Date of Award


Document Type


Degree Name

Master of Science in Aeronautical Engineering


Department of Aeronautics and Astronautics

First Advisor

James L. Rutledge, PhD, PE


With increasing engine temperatures, it is becoming more important to design effective film cooling schemes. Low temperature, large scale tests are often implemented in the design process to reduce cost and complexity. A nondimensional adiabatic effectiveness can be used as an indication of the performance of a film cooling scheme. However, the coolant flow rate must be properly scaled between the low temperature tests and engine temperatures to accurately predict film cooling effectiveness. This process is complicated by gas property variation with temperature. Tests are commonly conducted using thermal measurement techniques with infrared thermography (IR), but the use of pressure sensitive paints (PSPs) can be used implementing the heat-mass transfer analogy. Thus, the question arises whether mass transfer methods can be used as a surrogate to thermal methods. In this study, a thermal technique with IR was compared to a heat-mass transfer method with PSP. A new method for collecting large datasets with PSP was implementing in this study to account for paint degradation. Results indicate that adiabatic effectiveness is best scaled by accounting for specific heat with the advective capacity ratio (ACR) using thermal techniques. Results also indicated that the mass flux ratio (M) is an appropriate parameter to scale adiabatic effectiveness results between gases using the mass transfer technique. This has significant implication for engine designers that rely on experimental data to predict engine behavior.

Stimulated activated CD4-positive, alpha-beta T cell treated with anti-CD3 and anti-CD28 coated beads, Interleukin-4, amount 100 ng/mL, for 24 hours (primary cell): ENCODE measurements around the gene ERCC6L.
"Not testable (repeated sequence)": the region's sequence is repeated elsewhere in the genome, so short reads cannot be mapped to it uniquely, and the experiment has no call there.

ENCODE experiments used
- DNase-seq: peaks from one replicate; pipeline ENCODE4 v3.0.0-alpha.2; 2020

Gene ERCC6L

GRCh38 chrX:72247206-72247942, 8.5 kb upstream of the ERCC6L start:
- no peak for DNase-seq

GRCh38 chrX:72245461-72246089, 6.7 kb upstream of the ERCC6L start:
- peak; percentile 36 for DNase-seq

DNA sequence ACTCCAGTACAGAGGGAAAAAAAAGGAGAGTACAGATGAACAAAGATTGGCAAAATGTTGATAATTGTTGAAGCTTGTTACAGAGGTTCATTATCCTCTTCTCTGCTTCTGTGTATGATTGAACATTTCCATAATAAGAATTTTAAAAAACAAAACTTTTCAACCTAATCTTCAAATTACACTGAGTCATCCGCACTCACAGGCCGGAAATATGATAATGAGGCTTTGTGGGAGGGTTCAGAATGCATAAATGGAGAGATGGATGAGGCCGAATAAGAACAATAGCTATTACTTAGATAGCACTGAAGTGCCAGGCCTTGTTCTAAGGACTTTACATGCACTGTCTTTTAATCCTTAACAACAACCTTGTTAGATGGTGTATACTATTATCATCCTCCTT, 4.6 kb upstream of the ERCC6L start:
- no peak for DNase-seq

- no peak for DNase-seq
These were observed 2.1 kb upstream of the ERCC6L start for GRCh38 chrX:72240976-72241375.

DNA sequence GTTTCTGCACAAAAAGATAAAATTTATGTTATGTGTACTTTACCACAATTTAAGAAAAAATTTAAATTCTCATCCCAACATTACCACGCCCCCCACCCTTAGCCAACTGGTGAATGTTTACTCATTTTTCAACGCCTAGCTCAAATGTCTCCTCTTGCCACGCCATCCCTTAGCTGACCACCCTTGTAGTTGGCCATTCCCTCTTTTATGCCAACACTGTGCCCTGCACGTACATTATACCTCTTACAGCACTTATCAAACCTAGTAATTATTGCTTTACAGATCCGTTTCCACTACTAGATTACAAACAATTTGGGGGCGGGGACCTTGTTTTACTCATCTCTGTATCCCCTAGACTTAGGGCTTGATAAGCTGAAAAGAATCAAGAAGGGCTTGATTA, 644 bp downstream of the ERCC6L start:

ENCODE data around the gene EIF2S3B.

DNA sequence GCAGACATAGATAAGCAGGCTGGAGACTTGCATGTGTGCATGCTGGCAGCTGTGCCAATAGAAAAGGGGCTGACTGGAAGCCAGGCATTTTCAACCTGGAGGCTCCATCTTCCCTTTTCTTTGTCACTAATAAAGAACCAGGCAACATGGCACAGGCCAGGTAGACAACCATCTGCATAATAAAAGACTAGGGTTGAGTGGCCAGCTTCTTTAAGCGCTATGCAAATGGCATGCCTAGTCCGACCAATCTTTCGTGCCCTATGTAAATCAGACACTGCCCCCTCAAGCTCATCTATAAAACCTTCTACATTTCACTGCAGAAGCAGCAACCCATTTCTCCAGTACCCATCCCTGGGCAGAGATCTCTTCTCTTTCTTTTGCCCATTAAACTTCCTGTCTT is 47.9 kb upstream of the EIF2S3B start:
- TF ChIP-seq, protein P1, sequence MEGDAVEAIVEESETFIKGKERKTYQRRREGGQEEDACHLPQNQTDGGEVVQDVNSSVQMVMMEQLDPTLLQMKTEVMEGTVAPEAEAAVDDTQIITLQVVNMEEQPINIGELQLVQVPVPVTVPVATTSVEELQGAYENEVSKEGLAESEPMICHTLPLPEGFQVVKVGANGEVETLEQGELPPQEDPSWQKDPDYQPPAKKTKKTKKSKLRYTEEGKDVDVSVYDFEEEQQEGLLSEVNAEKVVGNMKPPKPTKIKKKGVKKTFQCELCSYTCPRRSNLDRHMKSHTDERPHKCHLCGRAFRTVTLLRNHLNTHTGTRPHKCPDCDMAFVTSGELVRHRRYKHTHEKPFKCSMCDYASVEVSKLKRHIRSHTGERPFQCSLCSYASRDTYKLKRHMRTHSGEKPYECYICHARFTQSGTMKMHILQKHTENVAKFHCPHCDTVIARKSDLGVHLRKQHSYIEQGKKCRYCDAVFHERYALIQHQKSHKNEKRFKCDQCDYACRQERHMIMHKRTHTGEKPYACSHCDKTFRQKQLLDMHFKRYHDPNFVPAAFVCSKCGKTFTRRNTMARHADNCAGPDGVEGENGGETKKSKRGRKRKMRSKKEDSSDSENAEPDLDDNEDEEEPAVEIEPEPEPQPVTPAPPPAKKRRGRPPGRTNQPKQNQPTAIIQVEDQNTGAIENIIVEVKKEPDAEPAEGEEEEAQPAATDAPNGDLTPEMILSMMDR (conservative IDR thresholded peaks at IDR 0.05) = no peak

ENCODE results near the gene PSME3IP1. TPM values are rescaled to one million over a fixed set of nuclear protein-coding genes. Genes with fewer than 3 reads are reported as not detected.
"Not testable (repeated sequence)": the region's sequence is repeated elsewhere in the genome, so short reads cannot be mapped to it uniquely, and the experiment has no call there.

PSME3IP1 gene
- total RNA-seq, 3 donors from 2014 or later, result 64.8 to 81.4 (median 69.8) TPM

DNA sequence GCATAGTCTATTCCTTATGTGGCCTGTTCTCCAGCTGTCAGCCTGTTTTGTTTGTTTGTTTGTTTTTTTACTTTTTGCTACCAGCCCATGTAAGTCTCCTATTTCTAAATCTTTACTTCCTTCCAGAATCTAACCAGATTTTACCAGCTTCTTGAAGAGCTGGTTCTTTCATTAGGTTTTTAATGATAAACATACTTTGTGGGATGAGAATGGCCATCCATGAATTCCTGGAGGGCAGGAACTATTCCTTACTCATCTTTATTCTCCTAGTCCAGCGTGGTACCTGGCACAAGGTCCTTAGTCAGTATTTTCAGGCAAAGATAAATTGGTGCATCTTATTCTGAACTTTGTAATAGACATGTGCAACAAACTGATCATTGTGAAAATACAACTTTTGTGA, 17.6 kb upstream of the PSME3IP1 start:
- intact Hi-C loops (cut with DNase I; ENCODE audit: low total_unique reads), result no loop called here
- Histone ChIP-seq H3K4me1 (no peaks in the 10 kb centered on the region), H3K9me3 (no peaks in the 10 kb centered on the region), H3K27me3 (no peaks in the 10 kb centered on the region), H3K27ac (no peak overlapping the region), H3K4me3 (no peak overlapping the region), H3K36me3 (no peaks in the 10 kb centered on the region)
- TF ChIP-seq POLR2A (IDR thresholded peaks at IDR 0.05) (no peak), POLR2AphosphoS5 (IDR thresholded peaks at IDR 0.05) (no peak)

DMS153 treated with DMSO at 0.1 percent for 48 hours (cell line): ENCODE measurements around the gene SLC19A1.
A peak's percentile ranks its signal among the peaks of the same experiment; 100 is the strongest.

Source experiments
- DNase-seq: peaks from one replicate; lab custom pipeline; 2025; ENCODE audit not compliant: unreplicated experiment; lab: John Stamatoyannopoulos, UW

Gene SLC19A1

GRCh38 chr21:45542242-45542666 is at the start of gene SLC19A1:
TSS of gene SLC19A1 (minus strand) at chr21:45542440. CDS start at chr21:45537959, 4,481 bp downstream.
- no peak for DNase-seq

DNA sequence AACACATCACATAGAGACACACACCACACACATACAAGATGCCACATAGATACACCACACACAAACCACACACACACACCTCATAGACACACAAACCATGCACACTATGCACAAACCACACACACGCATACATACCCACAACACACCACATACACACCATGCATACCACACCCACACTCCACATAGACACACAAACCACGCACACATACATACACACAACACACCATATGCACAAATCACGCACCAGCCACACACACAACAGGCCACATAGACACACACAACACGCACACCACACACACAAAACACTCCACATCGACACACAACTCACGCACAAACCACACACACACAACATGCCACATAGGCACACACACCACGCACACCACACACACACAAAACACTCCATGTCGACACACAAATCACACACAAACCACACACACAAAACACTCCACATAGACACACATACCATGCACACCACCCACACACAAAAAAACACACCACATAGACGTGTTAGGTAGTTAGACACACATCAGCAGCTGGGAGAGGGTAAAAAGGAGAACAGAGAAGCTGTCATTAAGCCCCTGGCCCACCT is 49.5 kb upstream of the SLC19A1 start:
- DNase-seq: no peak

AFIT Designator


DTIC Accession Number